At one time it seemed that Grocery was the one retail category that was going to avoid the internet sales onslaught. Supermarkets were supposed to be insulated from the proliferation of online retailers that were diverting sales from other brick-and-mortar retailers.
After all, the concept of groceries arriving by mail seemed preposterous. When we consumers shop for food, we’re searching for instant gratification. When the cupboard is bare, we simply jump in car and hit the market, right? What happened to music and books and electronics could never happen to the grocery business - or so one thought.
But the buzz lately suggests things are about to change. In just the past month, several announcements have been made indicating that a number of formidable companies are getting into the grocery delivery business.
Would you order your weekly groceries online if they’d show up at your door a couple of hours later for a $3.99 delivery charge? Or would you rather fight the traffic and then line up at the supermarket check-out? Well that’s the choice Target is offering shoppers in select markets right now via Instacart.com.
Later this year tech giant Google will be testing fresh food and grocery delivery in San Francisco and another U.S. city, going head to head with Amazon and Instacart. This will be in conjunction with Google Express, a current service that already delivers merchandise, including dry food, to online consumers.
A recent survey conducted by 72 Point Inc. indicates that more grocery shoppers are increasing their online shopping. Over the past year, online shoppers have increased grocery spending by 29%, and they now do approximately 19% of all grocery shopping online. Those are telling statistics; momentum is building in online food shopping.
However, the data indicates reluctance toward purchasing fresh produce online, with 23% of online grocery shoppers avoiding fresh produce purchases all together. A majority of those that have purchased produce online in the past year indicated that they’ve been disappointed at least once in quality and freshness. It’s apparent that online grocery shopping needs some fine-tuning as it moves forward.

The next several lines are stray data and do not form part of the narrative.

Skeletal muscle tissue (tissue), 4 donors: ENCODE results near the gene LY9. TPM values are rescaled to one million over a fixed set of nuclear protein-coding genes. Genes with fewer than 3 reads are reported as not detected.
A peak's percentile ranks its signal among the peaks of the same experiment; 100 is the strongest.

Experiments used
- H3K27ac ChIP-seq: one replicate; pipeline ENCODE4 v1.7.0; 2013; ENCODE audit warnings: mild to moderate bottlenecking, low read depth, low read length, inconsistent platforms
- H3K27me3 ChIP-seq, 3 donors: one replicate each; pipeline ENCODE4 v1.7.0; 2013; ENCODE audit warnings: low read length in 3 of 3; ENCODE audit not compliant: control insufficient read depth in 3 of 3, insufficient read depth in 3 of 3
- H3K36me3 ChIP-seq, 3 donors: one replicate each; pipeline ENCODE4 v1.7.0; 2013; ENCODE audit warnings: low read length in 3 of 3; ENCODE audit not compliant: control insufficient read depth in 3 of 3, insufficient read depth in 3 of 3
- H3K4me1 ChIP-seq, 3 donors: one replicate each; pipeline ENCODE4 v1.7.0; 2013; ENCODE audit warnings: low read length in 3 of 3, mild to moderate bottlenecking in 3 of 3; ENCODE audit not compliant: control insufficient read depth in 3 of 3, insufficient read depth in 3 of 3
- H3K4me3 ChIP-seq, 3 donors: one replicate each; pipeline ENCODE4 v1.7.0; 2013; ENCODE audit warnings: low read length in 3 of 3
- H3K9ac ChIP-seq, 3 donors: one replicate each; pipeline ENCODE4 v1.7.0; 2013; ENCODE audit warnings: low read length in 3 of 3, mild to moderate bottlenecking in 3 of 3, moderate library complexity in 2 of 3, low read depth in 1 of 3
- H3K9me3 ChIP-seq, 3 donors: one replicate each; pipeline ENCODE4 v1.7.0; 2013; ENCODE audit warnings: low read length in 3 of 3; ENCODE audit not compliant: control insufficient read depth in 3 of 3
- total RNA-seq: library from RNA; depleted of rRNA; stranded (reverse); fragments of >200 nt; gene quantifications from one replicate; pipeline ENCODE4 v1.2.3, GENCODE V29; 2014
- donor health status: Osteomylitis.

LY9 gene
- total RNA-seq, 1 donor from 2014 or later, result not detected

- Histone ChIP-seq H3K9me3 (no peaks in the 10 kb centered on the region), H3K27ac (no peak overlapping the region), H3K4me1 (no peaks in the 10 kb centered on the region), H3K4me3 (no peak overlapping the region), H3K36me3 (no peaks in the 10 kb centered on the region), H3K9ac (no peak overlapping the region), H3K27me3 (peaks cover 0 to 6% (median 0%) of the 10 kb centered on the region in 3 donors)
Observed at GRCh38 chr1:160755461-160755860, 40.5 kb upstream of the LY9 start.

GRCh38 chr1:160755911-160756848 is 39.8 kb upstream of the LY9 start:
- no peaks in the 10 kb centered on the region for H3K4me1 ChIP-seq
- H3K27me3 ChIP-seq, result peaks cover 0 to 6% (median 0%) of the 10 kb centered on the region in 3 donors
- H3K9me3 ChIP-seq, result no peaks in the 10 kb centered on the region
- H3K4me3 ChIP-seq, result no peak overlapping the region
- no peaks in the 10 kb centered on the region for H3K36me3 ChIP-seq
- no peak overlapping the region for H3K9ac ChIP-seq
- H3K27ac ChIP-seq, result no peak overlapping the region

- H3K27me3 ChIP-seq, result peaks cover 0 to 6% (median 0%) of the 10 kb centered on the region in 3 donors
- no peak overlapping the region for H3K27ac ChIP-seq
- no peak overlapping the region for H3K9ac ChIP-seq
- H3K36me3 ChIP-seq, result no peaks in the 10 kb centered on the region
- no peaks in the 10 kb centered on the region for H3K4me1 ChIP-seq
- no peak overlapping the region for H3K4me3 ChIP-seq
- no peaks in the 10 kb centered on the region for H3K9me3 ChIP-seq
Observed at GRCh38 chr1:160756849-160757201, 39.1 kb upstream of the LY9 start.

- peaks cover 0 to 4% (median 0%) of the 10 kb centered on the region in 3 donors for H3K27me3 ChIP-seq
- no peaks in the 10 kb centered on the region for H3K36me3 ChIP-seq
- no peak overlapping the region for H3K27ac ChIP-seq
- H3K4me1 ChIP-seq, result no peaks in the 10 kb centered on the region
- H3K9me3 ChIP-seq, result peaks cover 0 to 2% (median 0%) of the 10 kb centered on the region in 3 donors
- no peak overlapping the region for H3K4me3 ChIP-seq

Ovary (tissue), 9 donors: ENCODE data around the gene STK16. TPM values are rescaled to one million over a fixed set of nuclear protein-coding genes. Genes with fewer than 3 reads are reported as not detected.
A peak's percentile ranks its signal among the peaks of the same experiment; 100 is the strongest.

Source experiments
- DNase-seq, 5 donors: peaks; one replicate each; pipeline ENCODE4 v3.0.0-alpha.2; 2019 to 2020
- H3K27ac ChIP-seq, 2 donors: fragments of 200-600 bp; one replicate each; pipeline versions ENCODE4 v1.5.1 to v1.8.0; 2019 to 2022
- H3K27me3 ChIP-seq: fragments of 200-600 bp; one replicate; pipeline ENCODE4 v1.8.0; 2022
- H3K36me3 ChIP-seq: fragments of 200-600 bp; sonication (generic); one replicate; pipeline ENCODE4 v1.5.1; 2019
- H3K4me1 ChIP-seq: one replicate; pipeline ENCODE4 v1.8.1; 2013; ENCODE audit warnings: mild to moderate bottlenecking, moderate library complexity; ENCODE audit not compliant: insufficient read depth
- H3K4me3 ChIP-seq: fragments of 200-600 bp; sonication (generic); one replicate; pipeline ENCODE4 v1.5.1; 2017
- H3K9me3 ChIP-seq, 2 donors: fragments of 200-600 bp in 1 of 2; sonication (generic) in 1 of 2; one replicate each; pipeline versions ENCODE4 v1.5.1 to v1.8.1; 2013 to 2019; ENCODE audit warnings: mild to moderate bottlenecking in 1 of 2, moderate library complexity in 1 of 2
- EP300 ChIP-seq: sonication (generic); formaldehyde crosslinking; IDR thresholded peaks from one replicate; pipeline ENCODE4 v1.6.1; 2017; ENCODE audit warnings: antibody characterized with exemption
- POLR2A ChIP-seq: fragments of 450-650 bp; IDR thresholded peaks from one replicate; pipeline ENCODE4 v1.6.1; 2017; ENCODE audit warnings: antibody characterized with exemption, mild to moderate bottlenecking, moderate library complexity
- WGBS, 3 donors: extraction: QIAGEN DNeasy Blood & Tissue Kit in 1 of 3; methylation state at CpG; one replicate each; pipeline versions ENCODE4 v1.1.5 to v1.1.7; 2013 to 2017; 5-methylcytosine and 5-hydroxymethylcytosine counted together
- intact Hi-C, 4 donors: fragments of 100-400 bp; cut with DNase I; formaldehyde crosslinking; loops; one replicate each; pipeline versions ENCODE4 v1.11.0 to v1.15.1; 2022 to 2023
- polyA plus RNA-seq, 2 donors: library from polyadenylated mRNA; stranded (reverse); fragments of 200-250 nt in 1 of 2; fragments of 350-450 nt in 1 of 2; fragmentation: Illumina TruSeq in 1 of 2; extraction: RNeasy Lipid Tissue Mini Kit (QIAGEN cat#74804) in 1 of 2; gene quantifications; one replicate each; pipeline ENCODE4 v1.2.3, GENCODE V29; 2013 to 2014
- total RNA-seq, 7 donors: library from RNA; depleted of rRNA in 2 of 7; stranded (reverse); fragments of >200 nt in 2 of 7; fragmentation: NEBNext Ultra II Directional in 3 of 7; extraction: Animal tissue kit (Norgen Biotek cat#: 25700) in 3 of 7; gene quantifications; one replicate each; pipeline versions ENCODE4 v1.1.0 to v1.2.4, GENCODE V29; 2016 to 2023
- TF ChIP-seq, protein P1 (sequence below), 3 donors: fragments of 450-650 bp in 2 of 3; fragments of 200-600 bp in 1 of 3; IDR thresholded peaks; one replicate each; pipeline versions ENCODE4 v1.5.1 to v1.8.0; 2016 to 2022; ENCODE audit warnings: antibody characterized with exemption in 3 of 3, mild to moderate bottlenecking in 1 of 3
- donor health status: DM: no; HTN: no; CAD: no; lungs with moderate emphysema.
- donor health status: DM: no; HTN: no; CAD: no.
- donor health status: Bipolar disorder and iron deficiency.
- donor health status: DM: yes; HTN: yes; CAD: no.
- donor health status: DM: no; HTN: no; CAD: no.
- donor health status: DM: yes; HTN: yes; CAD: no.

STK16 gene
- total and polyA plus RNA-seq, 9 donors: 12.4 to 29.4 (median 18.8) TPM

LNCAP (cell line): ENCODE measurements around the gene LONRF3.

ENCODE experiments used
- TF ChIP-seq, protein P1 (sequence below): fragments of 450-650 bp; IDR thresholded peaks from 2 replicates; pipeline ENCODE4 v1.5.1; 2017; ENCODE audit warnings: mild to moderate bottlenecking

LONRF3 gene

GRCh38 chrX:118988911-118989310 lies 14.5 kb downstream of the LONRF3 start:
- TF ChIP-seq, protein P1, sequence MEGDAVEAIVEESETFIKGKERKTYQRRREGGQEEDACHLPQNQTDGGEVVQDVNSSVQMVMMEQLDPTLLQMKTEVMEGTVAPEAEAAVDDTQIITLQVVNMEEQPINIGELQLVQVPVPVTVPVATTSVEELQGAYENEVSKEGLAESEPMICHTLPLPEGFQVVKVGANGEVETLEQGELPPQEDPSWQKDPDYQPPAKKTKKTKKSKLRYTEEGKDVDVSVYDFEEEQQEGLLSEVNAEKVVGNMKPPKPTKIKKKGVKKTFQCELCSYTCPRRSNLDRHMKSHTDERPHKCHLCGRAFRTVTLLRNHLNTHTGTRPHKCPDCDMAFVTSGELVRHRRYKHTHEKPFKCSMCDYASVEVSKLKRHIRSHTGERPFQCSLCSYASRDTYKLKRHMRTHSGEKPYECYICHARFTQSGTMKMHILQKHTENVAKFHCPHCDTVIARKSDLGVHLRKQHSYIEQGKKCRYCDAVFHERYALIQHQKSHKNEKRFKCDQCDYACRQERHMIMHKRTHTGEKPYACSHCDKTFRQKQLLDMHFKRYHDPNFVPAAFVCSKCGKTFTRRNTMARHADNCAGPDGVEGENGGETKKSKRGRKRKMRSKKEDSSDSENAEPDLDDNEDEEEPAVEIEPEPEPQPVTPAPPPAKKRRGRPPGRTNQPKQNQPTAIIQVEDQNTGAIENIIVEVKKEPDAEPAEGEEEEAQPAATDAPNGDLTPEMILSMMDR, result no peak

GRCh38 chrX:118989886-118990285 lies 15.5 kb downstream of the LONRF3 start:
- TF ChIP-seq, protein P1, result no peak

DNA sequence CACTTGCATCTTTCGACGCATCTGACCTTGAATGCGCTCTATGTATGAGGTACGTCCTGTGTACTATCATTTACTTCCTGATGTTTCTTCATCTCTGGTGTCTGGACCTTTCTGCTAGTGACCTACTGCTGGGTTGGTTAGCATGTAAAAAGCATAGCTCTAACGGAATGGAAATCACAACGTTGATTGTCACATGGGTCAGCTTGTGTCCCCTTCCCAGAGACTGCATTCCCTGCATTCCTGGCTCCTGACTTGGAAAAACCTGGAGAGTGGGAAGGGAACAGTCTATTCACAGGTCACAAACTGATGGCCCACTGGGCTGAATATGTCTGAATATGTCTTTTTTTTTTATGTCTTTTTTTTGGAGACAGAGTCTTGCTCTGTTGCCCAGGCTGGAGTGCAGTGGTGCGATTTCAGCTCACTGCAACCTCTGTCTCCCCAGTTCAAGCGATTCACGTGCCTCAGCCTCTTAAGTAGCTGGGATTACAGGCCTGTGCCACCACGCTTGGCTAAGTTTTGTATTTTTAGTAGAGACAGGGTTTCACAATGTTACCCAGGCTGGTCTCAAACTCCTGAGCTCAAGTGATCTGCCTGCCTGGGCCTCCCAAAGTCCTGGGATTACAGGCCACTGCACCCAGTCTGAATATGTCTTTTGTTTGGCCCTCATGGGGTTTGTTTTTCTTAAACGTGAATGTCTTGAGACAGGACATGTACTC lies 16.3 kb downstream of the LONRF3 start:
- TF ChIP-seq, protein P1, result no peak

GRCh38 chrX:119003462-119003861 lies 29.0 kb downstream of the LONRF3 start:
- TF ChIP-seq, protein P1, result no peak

Unlike some sectors of brick-and-mortar retail that have been severely impacted by internet sales, it’s evident that grocery is still a different breed, and should remain one of the most viable components among physical stores. At the same time, online grocery shopping is gaining in popularity. For an aging population, and for urban dwellers who opt for life in the city without a car, online grocery shopping certainly offers an attractive alternative to traditional supermarket grocery shopping.
For a long time, the small corner market was about as competitive as it got for the traditional supermarkets. But in the past 25 years, the explosion of wholesale clubs, dollar stores, and supercenters, and now the intrusion of lower-price foreign chains such as Aldi and Lidl, have all been fighting for “at home” food expenditures, resulting in the continual erosion of market share from the guys we knew best. Now, with Instacart and other initiatives, it appears that things are about to get even tougher for the traditional supermarket.
Bob Sheehan, Vice President of Research
The 2015 KeyPoint Reports for Eastern Massachusetts/Greater Boston and Southern New Hampshire are available now at KeyPointPartners.com. Click on Research Reports.
The KeyPoint Report for Greater Hartford, CT will be available within the next few weeks.